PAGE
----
|Nov-08||Y-T-D||1 Year||3 Year||5 Year|
|MSCI Emerging Markets||-7.53%||-56.71%||-56.56%||-5.47%||7.55%|
|Barclays Muni Bond 1-10 Yr||1.63%||2.65%||3.08%||3.92%||3.28%|
|Barclays High Yield||-9.31%||-31.42%||-31.22%||-7.62%||-1.81%|
|Barclays Global Aggregate||2.89%||-1.34%||-1.64%||5.18%||4.43%|
|CSFB Bank Loan||-7.89%||-25.95%||-25.73%||-6.64%||-1.88%|
|DJ-Wilshire US REIT||-24.55%||-48.34%||-51.09%||-16.65%||-1.99%|
|S&P-Citi World Property||-13.77%||-52.32%||-54.71%||-13.59%||0.34%|
|Red Rocks Domestic LPE||-32.12%||-63.96%||-64.70%||-27.75%||-11.88%|
|Red Rocks Global LPE||-22.75%||-63.41%||-64.66%||-18.39%||-0.99%|
|Returns provided by outside vendor. Innovest is not responsible for accuracy of numbers presented.|
The financial markets remained volatile and anxious in November. After the victory of President-elect Obama, investors redirected their focus to weak economic reports and worries of a long and deep recession. Earnings disappointments, lowered guidance for future corporate profits, and a flood of layoff announcements continued to weigh heavily on the markets.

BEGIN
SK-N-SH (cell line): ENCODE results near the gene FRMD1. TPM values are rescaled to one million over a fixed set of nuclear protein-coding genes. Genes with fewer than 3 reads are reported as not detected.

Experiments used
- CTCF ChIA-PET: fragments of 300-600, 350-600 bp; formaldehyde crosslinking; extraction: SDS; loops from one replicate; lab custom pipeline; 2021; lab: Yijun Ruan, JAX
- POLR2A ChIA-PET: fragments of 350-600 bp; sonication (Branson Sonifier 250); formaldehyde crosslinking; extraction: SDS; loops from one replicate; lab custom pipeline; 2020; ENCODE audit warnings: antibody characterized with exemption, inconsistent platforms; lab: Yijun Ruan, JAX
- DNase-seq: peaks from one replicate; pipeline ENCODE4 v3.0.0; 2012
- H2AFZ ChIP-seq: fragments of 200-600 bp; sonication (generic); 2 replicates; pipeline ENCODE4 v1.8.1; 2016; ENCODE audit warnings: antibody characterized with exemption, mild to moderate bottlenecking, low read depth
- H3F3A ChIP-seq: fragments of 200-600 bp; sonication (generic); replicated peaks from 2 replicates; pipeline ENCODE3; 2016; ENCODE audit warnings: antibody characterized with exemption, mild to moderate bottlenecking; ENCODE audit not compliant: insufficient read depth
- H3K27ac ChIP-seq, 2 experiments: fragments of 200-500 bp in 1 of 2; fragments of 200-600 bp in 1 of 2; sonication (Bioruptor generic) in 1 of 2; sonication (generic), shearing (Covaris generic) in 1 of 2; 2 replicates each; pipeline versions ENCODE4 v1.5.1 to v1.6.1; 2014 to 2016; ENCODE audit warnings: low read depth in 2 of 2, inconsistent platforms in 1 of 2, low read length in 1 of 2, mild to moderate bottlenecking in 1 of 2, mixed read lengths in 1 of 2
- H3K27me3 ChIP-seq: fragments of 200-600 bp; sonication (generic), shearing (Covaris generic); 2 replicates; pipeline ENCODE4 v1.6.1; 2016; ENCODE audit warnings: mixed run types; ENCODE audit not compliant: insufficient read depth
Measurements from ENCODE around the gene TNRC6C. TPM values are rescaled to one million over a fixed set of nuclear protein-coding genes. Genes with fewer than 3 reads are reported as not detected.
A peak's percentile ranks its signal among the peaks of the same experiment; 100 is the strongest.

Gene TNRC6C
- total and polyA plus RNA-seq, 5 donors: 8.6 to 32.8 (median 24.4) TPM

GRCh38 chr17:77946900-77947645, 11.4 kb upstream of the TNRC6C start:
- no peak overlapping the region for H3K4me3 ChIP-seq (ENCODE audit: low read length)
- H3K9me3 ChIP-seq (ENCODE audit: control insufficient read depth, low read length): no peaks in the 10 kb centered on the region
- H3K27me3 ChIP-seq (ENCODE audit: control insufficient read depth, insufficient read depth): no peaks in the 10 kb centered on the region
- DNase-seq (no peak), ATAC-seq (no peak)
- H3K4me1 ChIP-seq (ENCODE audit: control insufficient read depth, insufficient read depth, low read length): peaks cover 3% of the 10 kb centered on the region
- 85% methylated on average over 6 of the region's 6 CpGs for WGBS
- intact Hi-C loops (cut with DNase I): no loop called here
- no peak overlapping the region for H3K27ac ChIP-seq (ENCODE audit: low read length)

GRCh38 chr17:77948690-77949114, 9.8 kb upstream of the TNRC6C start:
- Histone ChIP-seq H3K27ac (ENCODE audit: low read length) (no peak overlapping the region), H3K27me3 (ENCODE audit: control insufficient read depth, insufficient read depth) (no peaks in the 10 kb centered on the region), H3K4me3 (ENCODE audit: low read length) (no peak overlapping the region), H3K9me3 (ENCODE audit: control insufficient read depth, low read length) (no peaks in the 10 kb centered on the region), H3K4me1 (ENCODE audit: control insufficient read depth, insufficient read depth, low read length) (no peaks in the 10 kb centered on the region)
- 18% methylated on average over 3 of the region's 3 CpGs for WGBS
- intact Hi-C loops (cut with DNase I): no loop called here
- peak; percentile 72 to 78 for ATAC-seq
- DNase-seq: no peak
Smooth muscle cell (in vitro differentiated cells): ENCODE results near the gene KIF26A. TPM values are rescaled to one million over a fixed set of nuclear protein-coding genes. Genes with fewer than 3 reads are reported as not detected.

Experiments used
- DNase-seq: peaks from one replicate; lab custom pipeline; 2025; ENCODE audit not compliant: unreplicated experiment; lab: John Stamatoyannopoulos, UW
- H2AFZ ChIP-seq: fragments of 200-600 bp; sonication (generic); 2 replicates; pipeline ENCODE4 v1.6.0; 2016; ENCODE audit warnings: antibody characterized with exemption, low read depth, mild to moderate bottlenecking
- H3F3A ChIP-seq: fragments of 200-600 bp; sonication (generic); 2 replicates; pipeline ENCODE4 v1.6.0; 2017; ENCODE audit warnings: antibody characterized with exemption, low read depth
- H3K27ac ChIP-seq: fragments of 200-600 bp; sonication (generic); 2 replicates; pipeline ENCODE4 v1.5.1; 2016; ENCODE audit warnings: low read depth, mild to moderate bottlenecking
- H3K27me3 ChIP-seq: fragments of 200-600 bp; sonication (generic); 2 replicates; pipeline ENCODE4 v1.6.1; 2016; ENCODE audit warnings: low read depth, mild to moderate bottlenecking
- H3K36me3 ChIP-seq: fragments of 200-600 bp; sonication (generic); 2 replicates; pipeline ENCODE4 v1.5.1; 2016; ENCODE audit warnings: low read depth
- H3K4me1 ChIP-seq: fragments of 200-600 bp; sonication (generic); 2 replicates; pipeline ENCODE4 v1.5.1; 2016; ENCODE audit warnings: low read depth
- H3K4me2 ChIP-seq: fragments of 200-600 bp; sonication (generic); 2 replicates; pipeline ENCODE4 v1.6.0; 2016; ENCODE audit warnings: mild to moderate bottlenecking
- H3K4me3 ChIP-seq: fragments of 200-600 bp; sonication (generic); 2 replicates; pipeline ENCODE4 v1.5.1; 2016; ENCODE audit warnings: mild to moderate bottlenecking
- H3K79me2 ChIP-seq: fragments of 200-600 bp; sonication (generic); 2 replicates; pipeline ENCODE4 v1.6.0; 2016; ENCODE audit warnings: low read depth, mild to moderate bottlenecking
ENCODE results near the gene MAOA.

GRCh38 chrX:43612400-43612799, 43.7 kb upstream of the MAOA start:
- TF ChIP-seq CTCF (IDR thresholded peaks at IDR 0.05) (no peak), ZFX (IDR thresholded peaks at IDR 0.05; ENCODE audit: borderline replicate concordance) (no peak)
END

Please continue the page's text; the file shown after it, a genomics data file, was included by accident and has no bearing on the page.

October’s unemployment rate of 6.5% followed by November’s 6.7%, validated prior economic worries. The National Bureau of Economic Research confirmed that the U.S. recession began a year ago. Economic woes were magnified as American auto manufacturers General Motors, Chrysler, and Ford, petitioned Congress for as much as $34 billion in order to recapitalize their balance sheets. As November came to an end, Congress continued debating how much assistance it should provide to these arguably poorly run and failing businesses.
On another matter, the government announced a $20 billion purchase of Citigroup preferred shares, along with a guarantee of more than $300 billion of distressed assets on Citi’s balance sheet. With this move the Fed made clear its aversion to let another major financial institution fail.